Friday, April 23, 2010

The future for roads in 2050
- Australian perspectives on sustainable transportation

Several days ago Peter Newman of Infrastructure Australia and Professor of Sustainability at the Curtin University Sustainability Policy (CUSP) Institute was asked by the Sydney Morning Herald what the future for roads was going to look like in Australia in 2050. He gave them this:

I think we will have roads with about 50% fewer cars on them in 2050 compared to today.

The first signs are there as all Australian cities have reduced their per person car use over the past 6 years. This is consistent with US cities. Its' a structural shift as public transport use has accelerated rapidly and younger people are driving the market for more urban locations where they need cars less.

We are starting to be over cars, at least over car dependence.

Thus as this trend sets in we will be reclaiming road space for more urban uses, e.g. taking down the freeway at Circular Quay, replacing one lane each way on roads such as Canterbury and Paramatta Roads with a light rail, removing cars altogether from most of the city centre road system and in sub centres.

These sub-centres will be built across the polycentric city. Cycling and walking will be the preferred choice for all local trips as parking will be so expensive and car access into all centres across the city will be much less attractive for cars.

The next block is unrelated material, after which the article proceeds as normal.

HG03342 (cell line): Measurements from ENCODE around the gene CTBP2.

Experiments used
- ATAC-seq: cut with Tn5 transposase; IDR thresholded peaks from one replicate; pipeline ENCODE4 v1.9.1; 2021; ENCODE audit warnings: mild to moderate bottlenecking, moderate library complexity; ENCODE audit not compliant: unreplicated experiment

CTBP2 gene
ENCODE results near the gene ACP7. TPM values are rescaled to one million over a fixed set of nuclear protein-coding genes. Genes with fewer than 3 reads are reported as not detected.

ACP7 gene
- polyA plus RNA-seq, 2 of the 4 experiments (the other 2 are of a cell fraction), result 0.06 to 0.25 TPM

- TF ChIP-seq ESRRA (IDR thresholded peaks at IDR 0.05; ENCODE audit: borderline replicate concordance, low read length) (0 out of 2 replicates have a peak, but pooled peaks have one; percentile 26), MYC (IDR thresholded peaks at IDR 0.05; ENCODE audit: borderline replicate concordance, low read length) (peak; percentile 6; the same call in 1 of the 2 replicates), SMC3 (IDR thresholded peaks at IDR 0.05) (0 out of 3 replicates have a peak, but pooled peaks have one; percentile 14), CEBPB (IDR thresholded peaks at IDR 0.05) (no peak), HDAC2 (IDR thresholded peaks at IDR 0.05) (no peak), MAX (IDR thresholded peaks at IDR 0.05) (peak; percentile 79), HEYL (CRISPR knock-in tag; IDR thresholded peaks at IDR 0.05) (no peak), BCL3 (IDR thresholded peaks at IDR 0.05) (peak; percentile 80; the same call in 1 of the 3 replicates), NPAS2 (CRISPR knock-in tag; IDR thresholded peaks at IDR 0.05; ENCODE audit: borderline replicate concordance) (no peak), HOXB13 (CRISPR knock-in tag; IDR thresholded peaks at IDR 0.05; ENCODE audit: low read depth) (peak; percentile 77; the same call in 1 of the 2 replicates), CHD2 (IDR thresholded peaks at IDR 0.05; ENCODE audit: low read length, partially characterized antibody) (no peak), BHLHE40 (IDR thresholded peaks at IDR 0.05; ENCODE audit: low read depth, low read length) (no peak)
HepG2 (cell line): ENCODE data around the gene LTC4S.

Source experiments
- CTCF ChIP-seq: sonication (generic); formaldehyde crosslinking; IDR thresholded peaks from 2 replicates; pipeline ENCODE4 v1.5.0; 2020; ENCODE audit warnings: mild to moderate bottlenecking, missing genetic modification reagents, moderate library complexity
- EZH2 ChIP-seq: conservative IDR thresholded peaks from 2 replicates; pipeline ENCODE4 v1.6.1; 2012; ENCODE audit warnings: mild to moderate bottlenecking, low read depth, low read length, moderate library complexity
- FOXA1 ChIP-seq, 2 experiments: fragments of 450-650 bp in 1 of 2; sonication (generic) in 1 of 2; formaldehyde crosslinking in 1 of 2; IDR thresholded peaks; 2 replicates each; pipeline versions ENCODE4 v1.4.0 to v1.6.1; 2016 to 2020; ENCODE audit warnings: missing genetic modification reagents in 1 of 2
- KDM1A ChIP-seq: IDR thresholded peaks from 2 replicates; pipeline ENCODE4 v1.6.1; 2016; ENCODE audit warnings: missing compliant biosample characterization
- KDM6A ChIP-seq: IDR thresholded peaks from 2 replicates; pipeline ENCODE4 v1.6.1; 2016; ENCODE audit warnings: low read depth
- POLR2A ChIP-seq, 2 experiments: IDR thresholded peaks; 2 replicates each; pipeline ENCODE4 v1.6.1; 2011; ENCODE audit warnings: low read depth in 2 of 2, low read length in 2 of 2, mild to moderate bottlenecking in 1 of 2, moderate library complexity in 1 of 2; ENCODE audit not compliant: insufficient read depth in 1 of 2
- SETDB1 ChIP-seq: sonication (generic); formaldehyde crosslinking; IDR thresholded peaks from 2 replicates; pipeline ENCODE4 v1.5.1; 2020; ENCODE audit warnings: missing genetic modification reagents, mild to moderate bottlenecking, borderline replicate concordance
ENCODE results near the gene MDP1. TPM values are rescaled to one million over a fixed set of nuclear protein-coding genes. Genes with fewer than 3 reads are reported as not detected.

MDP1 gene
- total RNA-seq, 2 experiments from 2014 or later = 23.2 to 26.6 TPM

By 2050 we will have a much more extensive electric rail system and all cars will be plug-in electric. This will be run entirely on renewable energy as will the electric power system in our buildings and industry.

Freight will still be by truck but will be using natural gas instead of diesel as oil will have been reduced to simply a fuel for air travel, though that will be about half of present levels as oil-based fuels become incredibly expensive, so electric fast rail between the major capitals will be a significant competitor. Natural gas in freight and industry will have started to be produced from solar energy by then.

The only alternative to this scenario will be business as usual which will lead to collapse of the city as oil becomes scarcer. Then freeways will become sites for market gardening or just weeds as there would be mega death from the economic collapse.

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About the author:
Peter Newman is Professor of Sustainability at the Curtin University Sustainability Policy (CUSP) Institute. His book with Jeff Kenworthy 'Sustainability and Cities: Overcoming Automobile Dependence' was launched in the White House in 1999. He invented the term 'automobile dependence' to de-scribe how we have created cities where we have to drive everywhere. In 2001-3 Peter directed the Western Australia's Sustainability Strategy , the first state sustainability strategy in the world. In 2004-5 he was Sustainability Commissioner in Sydney. He was a Local Government Councillor in the City of Fremantle from 1976-80, and is a Board Member of Infrastructure Australia that is funding infrastructure for the long term sustainability of Australian cities.

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